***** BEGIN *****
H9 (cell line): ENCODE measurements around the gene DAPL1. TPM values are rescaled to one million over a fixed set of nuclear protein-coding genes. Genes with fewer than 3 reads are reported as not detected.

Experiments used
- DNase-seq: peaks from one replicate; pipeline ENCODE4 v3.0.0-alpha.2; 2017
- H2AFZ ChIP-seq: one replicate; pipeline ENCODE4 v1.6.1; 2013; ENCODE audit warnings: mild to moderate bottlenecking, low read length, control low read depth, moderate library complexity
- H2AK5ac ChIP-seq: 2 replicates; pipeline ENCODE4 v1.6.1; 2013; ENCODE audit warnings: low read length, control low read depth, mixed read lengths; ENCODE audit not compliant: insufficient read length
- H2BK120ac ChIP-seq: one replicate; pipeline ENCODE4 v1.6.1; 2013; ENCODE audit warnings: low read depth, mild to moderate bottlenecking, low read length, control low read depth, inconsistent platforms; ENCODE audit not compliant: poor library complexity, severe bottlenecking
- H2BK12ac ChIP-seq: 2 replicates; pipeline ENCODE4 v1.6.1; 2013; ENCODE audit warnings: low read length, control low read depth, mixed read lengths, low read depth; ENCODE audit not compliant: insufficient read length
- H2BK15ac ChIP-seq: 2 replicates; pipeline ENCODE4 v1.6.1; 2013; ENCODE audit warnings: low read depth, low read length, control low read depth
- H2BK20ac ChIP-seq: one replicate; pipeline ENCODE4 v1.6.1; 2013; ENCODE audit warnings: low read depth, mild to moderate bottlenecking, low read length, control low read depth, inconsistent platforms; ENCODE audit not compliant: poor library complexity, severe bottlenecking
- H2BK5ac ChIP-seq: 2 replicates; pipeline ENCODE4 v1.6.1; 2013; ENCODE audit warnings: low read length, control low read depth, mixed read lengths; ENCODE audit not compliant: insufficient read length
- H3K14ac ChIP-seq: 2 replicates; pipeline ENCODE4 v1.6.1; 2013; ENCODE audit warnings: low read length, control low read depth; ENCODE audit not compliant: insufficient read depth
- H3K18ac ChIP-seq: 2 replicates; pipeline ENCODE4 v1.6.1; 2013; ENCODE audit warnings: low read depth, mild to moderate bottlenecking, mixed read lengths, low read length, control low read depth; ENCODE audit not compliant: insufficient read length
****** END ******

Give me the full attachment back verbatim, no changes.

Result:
H9 (cell line): ENCODE measurements around the gene DAPL1. TPM values are rescaled to one million over a fixed set of nuclear protein-coding genes. Genes with fewer than 3 reads are reported as not detected.

Experiments used
- DNase-seq: peaks from one replicate; pipeline ENCODE4 v3.0.0-alpha.2; 2017
- H2AFZ ChIP-seq: one replicate; pipeline ENCODE4 v1.6.1; 2013; ENCODE audit warnings: mild to moderate bottlenecking, low read length, control low read depth, moderate library complexity
- H2AK5ac ChIP-seq: 2 replicates; pipeline ENCODE4 v1.6.1; 2013; ENCODE audit warnings: low read length, control low read depth, mixed read lengths; ENCODE audit not compliant: insufficient read length
- H2BK120ac ChIP-seq: one replicate; pipeline ENCODE4 v1.6.1; 2013; ENCODE audit warnings: low read depth, mild to moderate bottlenecking, low read length, control low read depth, inconsistent platforms; ENCODE audit not compliant: poor library complexity, severe bottlenecking
- H2BK12ac ChIP-seq: 2 replicates; pipeline ENCODE4 v1.6.1; 2013; ENCODE audit warnings: low read length, control low read depth, mixed read lengths, low read depth; ENCODE audit not compliant: insufficient read length
- H2BK15ac ChIP-seq: 2 replicates; pipeline ENCODE4 v1.6.1; 2013; ENCODE audit warnings: low read depth, low read length, control low read depth
- H2BK20ac ChIP-seq: one replicate; pipeline ENCODE4 v1.6.1; 2013; ENCODE audit warnings: low read depth, mild to moderate bottlenecking, low read length, control low read depth, inconsistent platforms; ENCODE audit not compliant: poor library complexity, severe bottlenecking
- H2BK5ac ChIP-seq: 2 replicates; pipeline ENCODE4 v1.6.1; 2013; ENCODE audit warnings: low read length, control low read depth, mixed read lengths; ENCODE audit not compliant: insufficient read length
- H3K14ac ChIP-seq: 2 replicates; pipeline ENCODE4 v1.6.1; 2013; ENCODE audit warnings: low read length, control low read depth; ENCODE audit not compliant: insufficient read depth
- H3K18ac ChIP-seq: 2 replicates; pipeline ENCODE4 v1.6.1; 2013; ENCODE audit warnings: low read depth, mild to moderate bottlenecking, mixed read lengths, low read length, control low read depth; ENCODE audit not compliant: insufficient read length